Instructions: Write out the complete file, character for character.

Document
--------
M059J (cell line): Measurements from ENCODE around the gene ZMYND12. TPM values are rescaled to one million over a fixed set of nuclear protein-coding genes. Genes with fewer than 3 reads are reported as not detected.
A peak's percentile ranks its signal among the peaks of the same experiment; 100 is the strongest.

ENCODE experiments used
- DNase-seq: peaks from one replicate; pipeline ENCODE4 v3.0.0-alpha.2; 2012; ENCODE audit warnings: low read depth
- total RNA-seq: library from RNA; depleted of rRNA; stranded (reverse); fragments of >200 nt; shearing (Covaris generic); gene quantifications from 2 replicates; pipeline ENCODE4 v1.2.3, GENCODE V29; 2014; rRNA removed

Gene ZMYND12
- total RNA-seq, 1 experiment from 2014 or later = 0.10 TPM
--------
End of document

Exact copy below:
M059J (cell line): Measurements from ENCODE around the gene ZMYND12. TPM values are rescaled to one million over a fixed set of nuclear protein-coding genes. Genes with fewer than 3 reads are reported as not detected.
A peak's percentile ranks its signal among the peaks of the same experiment; 100 is the strongest.

ENCODE experiments used
- DNase-seq: peaks from one replicate; pipeline ENCODE4 v3.0.0-alpha.2; 2012; ENCODE audit warnings: low read depth
- total RNA-seq: library from RNA; depleted of rRNA; stranded (reverse); fragments of >200 nt; shearing (Covaris generic); gene quantifications from 2 replicates; pipeline ENCODE4 v1.2.3, GENCODE V29; 2014; rRNA removed

Gene ZMYND12
- total RNA-seq, 1 experiment from 2014 or later = 0.10 TPM